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On the detection and attribution of gravity waves generated by the 20 March 2015 solar eclipse

Marlton, G. J., Williams, P. D. and Nicoll, K. A. (2016) On the detection and attribution of gravity waves generated by the 20 March 2015 solar eclipse. Philosophical Transactions of the Royal Society A: Mathematical, Physical and Engineering Sciences, 374 (2077). 20150222. ISSN 1364-503X (themed issue: Atmospheric effects of solar eclipses stimulated by the 2015 UK eclipse)

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To link to this item DOI: 10.1098/rsta.2015.0222

Abstract/Summary

Internal gravity waves are generated as adjustment radiation whenever a sudden change in forcing causes the atmosphere to depart from its large-scale balanced state. Such a forcing anomaly occurs during a solar eclipse, when the Moon’s shadow cools part of the Earth’s surface. The resulting atmospheric gravity waves are associated with pressure and temperature perturbations, which in principle are detectable both at the surface and aloft. In this study, surface pressure and temperature data from two UK sites at Reading and Lerwick are analysed for eclipse-driven gravity-wave perturbations during the 20 March 2015 solar eclipse over north-west Europe. Radiosonde wind data from the same two sites are also analysed using a moving parcel analysis method, to determine the periodicities of the waves aloft. On this occasion, the perturbations both at the surface and aloft are found not to be confidently attributable to eclipse-driven gravity waves. We conclude that the complex synoptic weather conditions over the UK at the time of this particular eclipse helped to mask any eclipse-driven gravity waves.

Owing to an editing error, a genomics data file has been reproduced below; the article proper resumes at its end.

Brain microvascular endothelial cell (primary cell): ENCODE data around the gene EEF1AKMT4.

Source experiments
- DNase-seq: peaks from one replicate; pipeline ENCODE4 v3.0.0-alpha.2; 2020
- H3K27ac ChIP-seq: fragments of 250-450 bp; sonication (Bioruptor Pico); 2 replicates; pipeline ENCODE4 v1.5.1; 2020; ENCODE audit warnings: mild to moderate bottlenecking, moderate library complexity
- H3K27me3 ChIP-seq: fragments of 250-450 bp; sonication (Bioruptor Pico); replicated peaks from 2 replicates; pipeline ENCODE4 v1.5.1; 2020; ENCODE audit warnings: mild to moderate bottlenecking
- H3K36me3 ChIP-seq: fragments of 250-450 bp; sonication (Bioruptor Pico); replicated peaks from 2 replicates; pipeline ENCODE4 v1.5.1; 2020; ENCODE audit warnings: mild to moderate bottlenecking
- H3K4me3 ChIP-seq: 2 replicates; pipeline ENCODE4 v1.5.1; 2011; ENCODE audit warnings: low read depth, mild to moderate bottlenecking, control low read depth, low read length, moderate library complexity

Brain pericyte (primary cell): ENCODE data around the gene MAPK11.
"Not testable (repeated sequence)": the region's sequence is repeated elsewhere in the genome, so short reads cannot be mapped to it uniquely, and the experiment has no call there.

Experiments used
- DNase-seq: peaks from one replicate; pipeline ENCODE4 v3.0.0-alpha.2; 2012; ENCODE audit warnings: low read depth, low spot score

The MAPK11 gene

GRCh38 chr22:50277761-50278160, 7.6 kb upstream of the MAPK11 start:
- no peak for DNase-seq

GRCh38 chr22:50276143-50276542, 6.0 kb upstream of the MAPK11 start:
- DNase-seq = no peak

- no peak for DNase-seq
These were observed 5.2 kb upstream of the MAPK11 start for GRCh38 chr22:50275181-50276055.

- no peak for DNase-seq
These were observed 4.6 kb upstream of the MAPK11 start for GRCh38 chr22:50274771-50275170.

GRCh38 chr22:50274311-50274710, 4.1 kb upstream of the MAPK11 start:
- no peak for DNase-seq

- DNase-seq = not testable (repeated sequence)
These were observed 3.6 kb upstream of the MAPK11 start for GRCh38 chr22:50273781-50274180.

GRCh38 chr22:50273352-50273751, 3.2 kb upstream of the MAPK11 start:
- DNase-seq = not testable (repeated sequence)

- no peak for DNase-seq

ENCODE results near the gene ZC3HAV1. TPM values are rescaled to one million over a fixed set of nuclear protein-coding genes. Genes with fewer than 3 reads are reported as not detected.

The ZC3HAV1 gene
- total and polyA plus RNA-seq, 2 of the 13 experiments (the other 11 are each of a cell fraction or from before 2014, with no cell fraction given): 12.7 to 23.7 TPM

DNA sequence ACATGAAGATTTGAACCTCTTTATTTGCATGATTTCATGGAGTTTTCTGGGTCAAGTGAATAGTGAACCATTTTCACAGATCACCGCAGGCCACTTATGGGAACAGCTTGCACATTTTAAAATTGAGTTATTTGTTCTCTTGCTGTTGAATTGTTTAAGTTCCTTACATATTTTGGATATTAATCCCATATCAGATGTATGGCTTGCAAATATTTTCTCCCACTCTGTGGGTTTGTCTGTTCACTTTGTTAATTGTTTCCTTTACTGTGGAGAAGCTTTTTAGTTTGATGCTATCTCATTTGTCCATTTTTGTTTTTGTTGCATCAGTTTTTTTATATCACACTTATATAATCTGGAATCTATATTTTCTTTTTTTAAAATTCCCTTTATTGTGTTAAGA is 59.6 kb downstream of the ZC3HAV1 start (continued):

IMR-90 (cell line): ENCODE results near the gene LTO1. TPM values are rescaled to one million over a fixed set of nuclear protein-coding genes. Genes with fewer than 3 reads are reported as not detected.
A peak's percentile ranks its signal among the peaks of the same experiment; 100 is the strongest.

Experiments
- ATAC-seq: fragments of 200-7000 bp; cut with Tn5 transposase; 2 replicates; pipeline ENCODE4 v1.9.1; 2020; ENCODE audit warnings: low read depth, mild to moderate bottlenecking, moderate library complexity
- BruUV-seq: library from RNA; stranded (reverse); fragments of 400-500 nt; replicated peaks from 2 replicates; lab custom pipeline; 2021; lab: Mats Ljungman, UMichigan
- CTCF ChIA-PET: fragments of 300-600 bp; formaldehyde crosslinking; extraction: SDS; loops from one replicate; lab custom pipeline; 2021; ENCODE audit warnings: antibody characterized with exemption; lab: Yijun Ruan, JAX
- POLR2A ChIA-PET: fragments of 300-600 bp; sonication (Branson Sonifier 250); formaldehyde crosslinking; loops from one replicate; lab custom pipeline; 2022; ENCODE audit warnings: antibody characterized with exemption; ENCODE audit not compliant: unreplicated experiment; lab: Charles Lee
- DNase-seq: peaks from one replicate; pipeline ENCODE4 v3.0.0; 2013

Item Type:Article
Refereed:Yes
Divisions:Faculty of Science > School of Mathematical, Physical and Computational Sciences > NCAS
Faculty of Science > School of Mathematical, Physical and Computational Sciences > Department of Meteorology
ID Code:54864
Additional Information:Theme issue ‘Atmospheric effects of solar eclipses stimulated by the 2015 UK eclipse’ compiled and edited by R. Giles Harrison and Edward Hanna
Publisher:Royal Society Publishing

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